Ira S. Owens, the subject of this sketch, was born March 1, 1830, on the homestead of his grandfather in Greene county, Ohio. Reared a farmer, he received a good common-school education. On December 15, 1856, when he was twenty-six years old, he married in Greene county, Miss Malinda Middleton, who was born June 14, 1831, in Greene county, Ohio, and a daughter of John and Susan (Mussetter) Middleton. After their marriage Mr. and Mrs. Owens settled on her father's farm, living there one year, and then moved to the Owens homestead, where they remained until his enlistment in the army. This occurred at Xenia, Ohio, October 7, 1861, in company B, Seventy-fourth Ohio volunteer infantry, to serve three years or during the war. His captain was Stephen A. Bassford. Later he was transferred to company C, under Capt, Samuel T. Owens, his uncle. He served faithfully until January 26, 1864, when he veteranized at Nashville, Tenn., in the same organization, re-enlisting for three years or during the war. He was honorably discharged, on account of the termination of the war, June 10, 1865. He was in the battles of Stone River and on the famous Atlanta campaign, participating during that great campaign in the battles of Buzzard Roost Mountain, Resaca, Dallas, Pumpkin Vine Creek, Kenesaw Mountain, Chattahoochie, and in the general engagement at Atlanta, in which Gen. McPherson was killed. He was also in the battle of Jonesboro. He then went on the march to the sea with Sherman, marched on to Goldsboro, was in the Carolina campaign, and went on to Washington, D. C., where he participated in the grand review. At the battle of Stone River, December 31, 1862, he was wounded, being shot through the left thigh, and was taken to the field hospital, but one week later rejoined his regiment. He was taken sick on the march from Murfreesboro to Chattanooga, and was in the hospital on this account one week at Manchester. He was then in hospital at Nashville eight weeks, where he was made ward master of ward 3, remaining in this capacity about six months. During the entire period of his service, with the exceptions noted, he was an active soldier, and always with his regiment on the march and in battle when it was thus engaged. He was, however, not in the battle of Chickamauga, being in the hospital at that time. But he rendered good service to the wounded in that battle. After the battle of Stone River Mr. Owens was detailed as head clerk of the mustering officer of Gen. Negley's headquarters, and served in this capacity for three weeks. He was promoted to corporal in 1862, and served as such officer to the end of the war; After the war he returned to the old homestead, the same year going to Putnam county, Ind., where he bought a farm of eighty acres, and where he taught school two winters. His wife died October 24, 1869, and he then moved to Yellow Springs, Greene county, Ohio, where he lived with his mother for two years. His children by his first wife were John W., James Allison, Lura E. and Alice.   At Yellow Springs he again married, on March 21, 1872, his second wife being Catherine Real, by whom he had no children. She died in 1890.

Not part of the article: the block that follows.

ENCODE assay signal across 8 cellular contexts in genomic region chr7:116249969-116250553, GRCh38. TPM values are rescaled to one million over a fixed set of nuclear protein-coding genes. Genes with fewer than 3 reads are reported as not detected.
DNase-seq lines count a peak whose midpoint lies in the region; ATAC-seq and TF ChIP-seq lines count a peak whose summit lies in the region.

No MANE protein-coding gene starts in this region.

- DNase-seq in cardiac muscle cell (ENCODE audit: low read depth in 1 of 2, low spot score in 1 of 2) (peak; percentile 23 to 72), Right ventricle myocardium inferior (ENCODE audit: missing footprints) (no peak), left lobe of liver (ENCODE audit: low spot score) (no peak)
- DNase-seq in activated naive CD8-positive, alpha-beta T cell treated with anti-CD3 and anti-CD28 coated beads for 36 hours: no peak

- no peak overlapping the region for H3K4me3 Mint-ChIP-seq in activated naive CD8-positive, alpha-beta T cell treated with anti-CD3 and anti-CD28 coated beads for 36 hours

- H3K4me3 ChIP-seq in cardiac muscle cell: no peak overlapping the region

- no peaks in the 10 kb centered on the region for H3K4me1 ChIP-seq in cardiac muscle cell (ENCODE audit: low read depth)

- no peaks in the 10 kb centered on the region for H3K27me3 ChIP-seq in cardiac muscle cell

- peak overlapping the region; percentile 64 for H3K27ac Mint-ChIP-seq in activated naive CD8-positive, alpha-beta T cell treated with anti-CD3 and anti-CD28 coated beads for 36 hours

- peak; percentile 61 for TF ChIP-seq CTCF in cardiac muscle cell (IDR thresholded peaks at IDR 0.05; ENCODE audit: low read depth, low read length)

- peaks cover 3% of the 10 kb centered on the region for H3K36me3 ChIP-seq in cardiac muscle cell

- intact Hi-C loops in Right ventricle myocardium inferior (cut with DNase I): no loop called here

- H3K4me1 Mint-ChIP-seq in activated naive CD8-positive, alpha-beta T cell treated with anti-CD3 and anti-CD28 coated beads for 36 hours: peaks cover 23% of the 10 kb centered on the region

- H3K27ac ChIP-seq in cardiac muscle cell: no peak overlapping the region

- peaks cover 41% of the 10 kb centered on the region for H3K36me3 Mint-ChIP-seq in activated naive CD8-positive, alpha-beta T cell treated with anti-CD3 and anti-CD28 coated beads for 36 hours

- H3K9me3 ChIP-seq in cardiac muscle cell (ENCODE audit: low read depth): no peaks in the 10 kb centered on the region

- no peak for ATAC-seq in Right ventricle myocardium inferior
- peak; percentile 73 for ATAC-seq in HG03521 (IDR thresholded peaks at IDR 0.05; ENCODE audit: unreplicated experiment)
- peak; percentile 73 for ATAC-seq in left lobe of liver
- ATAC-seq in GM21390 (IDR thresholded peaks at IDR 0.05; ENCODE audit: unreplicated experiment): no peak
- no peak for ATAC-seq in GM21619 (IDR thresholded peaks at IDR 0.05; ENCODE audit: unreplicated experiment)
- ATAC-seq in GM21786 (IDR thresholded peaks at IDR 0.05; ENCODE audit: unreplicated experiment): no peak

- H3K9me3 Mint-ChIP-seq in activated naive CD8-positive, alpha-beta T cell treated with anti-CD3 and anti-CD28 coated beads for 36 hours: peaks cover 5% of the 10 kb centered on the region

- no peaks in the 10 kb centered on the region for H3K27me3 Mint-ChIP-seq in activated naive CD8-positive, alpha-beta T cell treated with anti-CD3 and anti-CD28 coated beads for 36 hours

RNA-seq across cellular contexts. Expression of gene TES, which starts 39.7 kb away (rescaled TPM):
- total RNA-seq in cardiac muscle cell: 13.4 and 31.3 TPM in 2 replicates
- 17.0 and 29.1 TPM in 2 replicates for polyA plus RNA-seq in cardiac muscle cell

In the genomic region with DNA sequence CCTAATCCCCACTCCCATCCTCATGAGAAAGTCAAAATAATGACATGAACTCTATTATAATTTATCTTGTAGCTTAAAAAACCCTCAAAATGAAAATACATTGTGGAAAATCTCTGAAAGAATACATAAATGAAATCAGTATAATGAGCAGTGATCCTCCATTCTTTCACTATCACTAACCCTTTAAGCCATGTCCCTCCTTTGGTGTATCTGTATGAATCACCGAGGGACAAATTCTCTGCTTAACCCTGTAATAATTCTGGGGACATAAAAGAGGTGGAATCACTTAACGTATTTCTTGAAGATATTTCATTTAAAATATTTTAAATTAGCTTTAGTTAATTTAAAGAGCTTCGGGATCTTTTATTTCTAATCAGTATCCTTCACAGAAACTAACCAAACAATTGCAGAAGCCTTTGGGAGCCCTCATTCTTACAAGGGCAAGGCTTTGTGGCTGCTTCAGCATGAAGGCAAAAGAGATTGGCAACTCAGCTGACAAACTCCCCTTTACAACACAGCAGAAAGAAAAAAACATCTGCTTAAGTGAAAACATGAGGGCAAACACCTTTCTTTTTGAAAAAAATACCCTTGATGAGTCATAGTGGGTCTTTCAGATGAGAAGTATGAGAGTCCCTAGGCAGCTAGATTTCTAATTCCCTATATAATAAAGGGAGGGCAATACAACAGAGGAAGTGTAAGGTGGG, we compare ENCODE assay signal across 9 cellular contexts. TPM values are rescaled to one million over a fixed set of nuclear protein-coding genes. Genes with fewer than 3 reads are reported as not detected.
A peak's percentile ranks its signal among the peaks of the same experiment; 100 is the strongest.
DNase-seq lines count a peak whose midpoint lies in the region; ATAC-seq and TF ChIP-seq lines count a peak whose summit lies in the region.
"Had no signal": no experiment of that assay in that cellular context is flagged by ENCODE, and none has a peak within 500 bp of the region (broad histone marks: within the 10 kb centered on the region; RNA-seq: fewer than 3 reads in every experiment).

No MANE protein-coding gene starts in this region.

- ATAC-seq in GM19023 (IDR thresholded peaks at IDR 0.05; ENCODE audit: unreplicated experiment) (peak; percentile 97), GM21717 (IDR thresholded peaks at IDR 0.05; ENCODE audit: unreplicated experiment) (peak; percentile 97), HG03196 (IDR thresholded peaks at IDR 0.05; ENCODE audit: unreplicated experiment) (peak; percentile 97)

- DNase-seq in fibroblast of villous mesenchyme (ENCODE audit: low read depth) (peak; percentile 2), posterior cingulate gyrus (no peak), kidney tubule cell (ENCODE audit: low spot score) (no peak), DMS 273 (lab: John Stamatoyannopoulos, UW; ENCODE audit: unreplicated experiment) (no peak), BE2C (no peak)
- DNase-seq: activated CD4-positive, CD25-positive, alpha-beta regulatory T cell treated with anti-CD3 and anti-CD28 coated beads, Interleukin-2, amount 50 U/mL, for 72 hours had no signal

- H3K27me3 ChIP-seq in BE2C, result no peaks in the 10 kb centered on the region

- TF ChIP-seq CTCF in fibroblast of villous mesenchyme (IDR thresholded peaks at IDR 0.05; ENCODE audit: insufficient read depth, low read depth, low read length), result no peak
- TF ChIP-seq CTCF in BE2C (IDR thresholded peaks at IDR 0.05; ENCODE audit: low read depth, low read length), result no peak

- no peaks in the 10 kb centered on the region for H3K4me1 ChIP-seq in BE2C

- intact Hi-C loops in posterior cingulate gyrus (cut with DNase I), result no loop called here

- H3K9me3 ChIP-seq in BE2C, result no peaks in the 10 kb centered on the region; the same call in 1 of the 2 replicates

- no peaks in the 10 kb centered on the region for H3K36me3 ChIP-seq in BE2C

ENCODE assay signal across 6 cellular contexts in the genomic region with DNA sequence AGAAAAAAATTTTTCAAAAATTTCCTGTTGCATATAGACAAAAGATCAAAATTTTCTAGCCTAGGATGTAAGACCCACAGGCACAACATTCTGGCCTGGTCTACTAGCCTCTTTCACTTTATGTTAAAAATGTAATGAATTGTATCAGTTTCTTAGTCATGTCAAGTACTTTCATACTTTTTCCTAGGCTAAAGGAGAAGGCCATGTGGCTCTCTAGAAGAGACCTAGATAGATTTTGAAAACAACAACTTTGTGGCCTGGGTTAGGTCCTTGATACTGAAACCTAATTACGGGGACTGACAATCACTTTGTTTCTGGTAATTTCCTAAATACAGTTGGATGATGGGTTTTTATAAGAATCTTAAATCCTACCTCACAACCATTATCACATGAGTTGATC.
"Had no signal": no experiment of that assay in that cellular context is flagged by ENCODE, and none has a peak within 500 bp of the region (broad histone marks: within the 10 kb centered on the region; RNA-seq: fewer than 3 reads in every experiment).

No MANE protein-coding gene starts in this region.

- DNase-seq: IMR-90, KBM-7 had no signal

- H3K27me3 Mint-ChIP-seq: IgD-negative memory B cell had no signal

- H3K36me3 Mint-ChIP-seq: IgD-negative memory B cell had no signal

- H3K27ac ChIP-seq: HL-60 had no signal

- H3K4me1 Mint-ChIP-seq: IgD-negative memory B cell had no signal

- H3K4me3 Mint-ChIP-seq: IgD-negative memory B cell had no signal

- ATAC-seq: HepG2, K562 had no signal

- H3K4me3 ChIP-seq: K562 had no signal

Mr. Owens followed farming in Greene county until he removed to Beavertown in 1891. Afterward he removed to Byron, Greene county, and was there made postmaster under President Harrison's administration, serving about one year. He then removed to Union in 1893, and was appointed notary public by Gov. McKinley, May 9, 1894. His second wife having died, as stated above, he married on May 7, 1891, at Beavertown, Miss Elizabeth Real, a sister of his second wife. Mr. and Mrs. Owens are members of the Methodist Episcopal church, and he is a steward of the church. In politics he is a republican, and is a man of undoubted honor and integrity, taking great pride, as he is justified in doing, in his record as a soldier. He is a member of Yellow Springs lodge, No, 420, F. & A. M., is a man of excellent literary attainments, and has written a volume on Greene's County's Soldiers in the Civil War. He is a member of Austin Macy post, No. 671, G. A. R., and is a poet of no mean ability. He has written many war poems and was a newspaper correspondent during the war. Mr. Owens is thus shown to be a man of excellent parts and talents, and he is everywhere recognized as an honorable citizen and an upright man. Mr. Owens is at the present time correspondent for the Dayton Herald.